If you heard the sound of popping champagne corks and cheering in Los Angeles over the weekend, it’s more than likely that it was the celebrations over at Lionsgate HQ. The mini-major were built on low-budget genre fare like “Saw,” but hoped that their adaptation of young-adult publishing phenomenon “The Hunger Games,” co-written and directed by “Seabiscuit” helmer Gary Ross, would push them into the blockbuster game for the first time. And boy, did it ever. In only three days, it surpassed “Fahrenheit 9/11” as the company's biggest ever grosser, taking in around $155 million, making it the third biggest domestic opener of all time, and the most successful non-sequel ever. What’s more, with mostly positive reviews and an A-grade Cinemascore, the stage is set for two sequels that will be licences to print money.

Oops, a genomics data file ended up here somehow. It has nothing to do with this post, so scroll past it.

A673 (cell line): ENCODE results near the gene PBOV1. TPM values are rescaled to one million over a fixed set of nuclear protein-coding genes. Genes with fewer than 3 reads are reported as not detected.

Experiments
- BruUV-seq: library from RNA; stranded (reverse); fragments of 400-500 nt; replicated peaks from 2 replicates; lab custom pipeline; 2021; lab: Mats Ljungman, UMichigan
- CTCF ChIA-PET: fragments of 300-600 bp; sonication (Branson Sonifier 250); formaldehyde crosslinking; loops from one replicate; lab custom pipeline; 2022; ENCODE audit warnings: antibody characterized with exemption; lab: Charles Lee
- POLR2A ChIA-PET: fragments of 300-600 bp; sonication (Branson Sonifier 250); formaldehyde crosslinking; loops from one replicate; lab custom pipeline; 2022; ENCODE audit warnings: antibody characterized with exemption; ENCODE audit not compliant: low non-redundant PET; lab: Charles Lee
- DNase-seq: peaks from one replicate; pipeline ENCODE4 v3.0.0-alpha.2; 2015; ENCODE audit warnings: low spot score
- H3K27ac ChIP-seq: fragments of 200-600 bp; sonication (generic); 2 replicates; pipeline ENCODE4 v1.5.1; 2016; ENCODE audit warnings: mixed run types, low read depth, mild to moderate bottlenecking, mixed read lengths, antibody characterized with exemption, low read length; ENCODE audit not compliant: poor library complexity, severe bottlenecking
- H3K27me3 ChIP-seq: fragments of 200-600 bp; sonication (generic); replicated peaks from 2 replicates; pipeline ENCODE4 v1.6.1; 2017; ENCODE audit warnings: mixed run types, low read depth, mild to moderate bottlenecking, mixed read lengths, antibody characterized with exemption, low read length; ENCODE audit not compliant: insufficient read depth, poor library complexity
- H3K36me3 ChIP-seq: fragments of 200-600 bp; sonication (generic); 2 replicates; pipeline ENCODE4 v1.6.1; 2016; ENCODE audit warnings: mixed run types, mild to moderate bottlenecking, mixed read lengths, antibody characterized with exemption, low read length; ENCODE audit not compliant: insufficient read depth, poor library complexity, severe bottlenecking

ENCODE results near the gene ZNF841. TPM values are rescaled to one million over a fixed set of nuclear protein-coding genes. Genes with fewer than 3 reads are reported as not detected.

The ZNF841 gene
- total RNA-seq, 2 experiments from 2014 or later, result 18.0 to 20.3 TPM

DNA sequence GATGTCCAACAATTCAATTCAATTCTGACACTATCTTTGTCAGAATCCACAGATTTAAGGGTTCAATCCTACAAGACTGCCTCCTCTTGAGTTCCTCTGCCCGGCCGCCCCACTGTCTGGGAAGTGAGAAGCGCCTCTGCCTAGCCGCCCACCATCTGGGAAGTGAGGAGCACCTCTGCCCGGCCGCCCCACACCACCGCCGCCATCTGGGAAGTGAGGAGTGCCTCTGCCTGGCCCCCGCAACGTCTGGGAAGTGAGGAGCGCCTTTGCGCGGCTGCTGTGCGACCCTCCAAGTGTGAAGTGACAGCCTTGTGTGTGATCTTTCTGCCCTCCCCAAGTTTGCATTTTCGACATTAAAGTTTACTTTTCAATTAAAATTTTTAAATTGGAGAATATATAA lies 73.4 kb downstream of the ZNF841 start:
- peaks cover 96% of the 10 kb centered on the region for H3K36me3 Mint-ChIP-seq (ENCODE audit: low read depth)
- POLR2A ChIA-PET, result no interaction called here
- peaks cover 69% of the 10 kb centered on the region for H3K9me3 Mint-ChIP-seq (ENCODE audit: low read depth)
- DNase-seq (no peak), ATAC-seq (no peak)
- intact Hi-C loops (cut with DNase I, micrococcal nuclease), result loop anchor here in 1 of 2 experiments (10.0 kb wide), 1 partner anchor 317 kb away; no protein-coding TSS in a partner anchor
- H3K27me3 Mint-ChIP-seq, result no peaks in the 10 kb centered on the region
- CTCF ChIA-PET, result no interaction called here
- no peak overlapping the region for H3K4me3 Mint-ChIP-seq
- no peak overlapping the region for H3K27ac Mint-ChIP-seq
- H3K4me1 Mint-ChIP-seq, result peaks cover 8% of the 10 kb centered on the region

While the majority of reviews have given the film the thumbs up, we’ve been more torn here at The Playlist. Indeed, we ran two reviews of the picture ahead of release -- a near-rave from Todd Gilchrist, and an evisceration by Gabe Toro. And the rest of the team are just as split -- some liking the film a good deal, some coming in very negative, and the majority somewhere in between, with more mixed feelings. In the efforts of compromise, we sat down round the office espresso machine and came up with a vague consensus on the five things that made the film work, and five that need to be improved on by the time that follow-up “Catching Fire” rolls around in November 2013. Spoilers ahead, and may fortune ever be in your favor.
5 Things That Worked